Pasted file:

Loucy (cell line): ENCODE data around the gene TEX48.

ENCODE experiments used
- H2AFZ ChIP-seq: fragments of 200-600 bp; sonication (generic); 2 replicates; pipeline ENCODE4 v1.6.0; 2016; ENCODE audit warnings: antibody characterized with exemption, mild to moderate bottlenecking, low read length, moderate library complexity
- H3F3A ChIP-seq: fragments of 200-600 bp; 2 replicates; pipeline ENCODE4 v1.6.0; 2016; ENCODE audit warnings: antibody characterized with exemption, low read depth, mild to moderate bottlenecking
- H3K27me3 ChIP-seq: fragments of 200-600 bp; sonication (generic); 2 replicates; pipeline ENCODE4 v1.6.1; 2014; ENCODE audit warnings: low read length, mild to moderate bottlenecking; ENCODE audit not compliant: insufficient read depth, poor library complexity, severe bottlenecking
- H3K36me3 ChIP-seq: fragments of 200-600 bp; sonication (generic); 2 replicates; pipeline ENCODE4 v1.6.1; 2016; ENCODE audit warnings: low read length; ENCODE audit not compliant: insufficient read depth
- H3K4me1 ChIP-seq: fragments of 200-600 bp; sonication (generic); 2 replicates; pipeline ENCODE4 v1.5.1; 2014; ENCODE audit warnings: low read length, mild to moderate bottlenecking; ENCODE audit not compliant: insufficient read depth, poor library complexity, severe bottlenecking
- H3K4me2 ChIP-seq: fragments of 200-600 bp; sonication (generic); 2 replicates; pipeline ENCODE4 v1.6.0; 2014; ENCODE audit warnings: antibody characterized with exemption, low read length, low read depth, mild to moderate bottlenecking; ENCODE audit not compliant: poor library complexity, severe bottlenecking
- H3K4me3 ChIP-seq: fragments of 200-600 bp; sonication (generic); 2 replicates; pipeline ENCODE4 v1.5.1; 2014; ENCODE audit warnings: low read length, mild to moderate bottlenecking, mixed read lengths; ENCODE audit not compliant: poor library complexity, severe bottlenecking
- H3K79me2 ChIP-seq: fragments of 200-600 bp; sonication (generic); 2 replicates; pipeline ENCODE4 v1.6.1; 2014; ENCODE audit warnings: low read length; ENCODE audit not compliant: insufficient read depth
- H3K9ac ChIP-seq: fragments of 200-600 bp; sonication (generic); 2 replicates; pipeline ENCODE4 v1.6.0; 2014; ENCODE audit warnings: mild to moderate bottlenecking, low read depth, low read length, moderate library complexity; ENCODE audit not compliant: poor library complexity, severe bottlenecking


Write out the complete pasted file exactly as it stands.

Loucy (cell line): ENCODE data around the gene TEX48.

ENCODE experiments used
- H2AFZ ChIP-seq: fragments of 200-600 bp; sonication (generic); 2 replicates; pipeline ENCODE4 v1.6.0; 2016; ENCODE audit warnings: antibody characterized with exemption, mild to moderate bottlenecking, low read length, moderate library complexity
- H3F3A ChIP-seq: fragments of 200-600 bp; 2 replicates; pipeline ENCODE4 v1.6.0; 2016; ENCODE audit warnings: antibody characterized with exemption, low read depth, mild to moderate bottlenecking
- H3K27me3 ChIP-seq: fragments of 200-600 bp; sonication (generic); 2 replicates; pipeline ENCODE4 v1.6.1; 2014; ENCODE audit warnings: low read length, mild to moderate bottlenecking; ENCODE audit not compliant: insufficient read depth, poor library complexity, severe bottlenecking
- H3K36me3 ChIP-seq: fragments of 200-600 bp; sonication (generic); 2 replicates; pipeline ENCODE4 v1.6.1; 2016; ENCODE audit warnings: low read length; ENCODE audit not compliant: insufficient read depth
- H3K4me1 ChIP-seq: fragments of 200-600 bp; sonication (generic); 2 replicates; pipeline ENCODE4 v1.5.1; 2014; ENCODE audit warnings: low read length, mild to moderate bottlenecking; ENCODE audit not compliant: insufficient read depth, poor library complexity, severe bottlenecking
- H3K4me2 ChIP-seq: fragments of 200-600 bp; sonication (generic); 2 replicates; pipeline ENCODE4 v1.6.0; 2014; ENCODE audit warnings: antibody characterized with exemption, low read length, low read depth, mild to moderate bottlenecking; ENCODE audit not compliant: poor library complexity, severe bottlenecking
- H3K4me3 ChIP-seq: fragments of 200-600 bp; sonication (generic); 2 replicates; pipeline ENCODE4 v1.5.1; 2014; ENCODE audit warnings: low read length, mild to moderate bottlenecking, mixed read lengths; ENCODE audit not compliant: poor library complexity, severe bottlenecking
- H3K79me2 ChIP-seq: fragments of 200-600 bp; sonication (generic); 2 replicates; pipeline ENCODE4 v1.6.1; 2014; ENCODE audit warnings: low read length; ENCODE audit not compliant: insufficient read depth
- H3K9ac ChIP-seq: fragments of 200-600 bp; sonication (generic); 2 replicates; pipeline ENCODE4 v1.6.0; 2014; ENCODE audit warnings: mild to moderate bottlenecking, low read depth, low read length, moderate library complexity; ENCODE audit not compliant: poor library complexity, severe bottlenecking